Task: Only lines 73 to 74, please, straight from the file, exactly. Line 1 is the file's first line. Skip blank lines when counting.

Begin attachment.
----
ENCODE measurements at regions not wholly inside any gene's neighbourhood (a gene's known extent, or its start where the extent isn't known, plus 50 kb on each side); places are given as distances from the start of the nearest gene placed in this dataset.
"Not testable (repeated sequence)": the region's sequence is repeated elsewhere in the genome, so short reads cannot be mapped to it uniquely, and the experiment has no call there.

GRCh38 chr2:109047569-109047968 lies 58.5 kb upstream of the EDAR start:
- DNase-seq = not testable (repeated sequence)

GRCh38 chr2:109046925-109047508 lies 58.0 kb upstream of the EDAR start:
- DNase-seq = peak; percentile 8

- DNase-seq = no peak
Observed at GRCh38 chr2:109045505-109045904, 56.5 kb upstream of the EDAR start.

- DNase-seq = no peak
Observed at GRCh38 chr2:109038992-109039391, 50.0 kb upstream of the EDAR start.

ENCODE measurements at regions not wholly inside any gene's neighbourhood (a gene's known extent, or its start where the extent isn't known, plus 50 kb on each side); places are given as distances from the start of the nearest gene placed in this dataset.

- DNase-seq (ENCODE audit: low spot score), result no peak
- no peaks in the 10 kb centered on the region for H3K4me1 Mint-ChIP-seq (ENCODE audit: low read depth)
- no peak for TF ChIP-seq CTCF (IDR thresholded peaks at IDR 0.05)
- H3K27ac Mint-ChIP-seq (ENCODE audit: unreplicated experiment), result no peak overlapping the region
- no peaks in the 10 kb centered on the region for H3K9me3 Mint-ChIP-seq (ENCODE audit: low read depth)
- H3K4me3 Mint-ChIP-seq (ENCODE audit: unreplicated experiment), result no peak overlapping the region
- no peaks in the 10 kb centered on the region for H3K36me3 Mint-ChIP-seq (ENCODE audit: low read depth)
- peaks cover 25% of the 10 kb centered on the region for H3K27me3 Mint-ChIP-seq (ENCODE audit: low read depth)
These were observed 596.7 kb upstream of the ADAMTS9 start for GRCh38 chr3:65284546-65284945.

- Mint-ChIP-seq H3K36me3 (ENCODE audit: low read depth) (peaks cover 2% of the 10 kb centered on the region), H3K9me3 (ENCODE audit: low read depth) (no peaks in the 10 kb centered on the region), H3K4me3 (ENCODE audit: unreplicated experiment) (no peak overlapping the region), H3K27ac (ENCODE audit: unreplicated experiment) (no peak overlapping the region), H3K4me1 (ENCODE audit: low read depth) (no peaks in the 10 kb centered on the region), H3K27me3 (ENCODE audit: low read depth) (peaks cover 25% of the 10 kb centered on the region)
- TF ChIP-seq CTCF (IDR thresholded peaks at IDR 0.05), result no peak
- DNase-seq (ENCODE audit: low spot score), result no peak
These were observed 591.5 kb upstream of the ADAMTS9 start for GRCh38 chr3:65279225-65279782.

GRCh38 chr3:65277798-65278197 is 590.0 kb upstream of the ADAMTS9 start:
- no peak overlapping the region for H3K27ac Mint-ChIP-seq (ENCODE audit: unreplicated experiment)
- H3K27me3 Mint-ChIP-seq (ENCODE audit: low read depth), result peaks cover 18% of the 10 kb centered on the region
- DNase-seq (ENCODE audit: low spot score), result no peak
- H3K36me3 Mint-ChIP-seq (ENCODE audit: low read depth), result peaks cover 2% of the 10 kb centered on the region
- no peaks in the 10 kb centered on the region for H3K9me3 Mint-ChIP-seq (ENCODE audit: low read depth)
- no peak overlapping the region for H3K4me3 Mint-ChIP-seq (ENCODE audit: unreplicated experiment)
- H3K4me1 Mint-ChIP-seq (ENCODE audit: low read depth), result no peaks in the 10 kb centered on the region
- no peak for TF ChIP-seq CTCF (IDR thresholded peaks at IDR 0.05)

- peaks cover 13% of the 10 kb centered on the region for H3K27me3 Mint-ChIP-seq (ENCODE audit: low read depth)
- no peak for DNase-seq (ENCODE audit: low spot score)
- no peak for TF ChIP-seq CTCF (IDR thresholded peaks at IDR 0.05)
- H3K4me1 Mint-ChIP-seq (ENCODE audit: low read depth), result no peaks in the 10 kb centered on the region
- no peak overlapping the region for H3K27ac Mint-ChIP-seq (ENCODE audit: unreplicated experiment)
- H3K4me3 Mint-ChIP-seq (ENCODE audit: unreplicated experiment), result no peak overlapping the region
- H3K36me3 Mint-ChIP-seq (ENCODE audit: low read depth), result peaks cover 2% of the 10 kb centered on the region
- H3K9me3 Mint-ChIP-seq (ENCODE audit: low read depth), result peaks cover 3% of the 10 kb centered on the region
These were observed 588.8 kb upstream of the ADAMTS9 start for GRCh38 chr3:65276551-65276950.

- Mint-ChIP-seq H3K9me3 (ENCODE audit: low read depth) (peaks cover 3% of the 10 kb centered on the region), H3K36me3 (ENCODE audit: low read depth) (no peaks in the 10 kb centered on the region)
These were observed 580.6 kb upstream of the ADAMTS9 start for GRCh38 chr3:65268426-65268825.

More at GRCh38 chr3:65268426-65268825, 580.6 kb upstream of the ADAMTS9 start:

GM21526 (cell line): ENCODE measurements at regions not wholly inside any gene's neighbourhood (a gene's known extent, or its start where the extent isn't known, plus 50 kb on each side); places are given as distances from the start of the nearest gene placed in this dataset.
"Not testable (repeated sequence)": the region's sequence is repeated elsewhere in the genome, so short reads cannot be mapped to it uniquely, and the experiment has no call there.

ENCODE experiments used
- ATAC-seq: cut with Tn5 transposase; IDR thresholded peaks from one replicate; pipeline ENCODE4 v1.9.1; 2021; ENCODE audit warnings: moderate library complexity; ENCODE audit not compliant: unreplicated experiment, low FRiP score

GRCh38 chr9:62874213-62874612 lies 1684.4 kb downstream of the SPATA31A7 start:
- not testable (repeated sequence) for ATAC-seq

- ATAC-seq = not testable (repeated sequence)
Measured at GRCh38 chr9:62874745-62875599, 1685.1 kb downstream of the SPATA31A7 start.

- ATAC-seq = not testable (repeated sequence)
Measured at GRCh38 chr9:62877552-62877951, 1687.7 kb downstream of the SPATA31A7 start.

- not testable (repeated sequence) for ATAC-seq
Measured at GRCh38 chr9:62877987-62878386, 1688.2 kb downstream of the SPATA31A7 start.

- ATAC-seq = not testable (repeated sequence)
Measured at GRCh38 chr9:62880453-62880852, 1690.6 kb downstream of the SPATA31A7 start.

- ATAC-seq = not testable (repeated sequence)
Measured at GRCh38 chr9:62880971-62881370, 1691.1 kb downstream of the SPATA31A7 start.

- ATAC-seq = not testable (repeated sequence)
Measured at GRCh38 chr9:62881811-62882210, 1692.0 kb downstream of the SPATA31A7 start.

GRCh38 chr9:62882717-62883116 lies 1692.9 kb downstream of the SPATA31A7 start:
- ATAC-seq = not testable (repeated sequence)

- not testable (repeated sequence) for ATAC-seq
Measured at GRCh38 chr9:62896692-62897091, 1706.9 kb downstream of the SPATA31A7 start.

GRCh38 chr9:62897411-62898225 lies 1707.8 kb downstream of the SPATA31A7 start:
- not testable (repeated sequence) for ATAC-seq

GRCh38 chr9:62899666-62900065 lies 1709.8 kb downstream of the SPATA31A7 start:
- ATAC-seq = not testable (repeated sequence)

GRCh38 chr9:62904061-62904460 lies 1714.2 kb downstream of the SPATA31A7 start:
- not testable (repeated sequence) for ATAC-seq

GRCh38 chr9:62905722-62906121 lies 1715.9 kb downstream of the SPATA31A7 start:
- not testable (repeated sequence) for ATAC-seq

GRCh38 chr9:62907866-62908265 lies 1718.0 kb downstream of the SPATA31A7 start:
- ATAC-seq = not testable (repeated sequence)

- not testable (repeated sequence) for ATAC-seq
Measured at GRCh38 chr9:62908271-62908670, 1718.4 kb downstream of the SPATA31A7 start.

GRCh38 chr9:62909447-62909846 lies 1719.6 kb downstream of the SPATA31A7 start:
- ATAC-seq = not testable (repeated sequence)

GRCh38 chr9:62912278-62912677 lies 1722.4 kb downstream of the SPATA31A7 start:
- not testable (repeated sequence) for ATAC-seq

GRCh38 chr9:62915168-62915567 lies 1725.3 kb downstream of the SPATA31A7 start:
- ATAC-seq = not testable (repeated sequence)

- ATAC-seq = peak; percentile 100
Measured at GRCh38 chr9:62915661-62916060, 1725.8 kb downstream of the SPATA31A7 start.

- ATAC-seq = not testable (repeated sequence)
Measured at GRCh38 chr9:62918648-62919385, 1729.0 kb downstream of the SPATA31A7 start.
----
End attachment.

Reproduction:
- not testable (repeated sequence) for ATAC-seq

GRCh38 chr9:62905722-62906121 lies 1715.9 kb downstream of the SPATA31A7 start: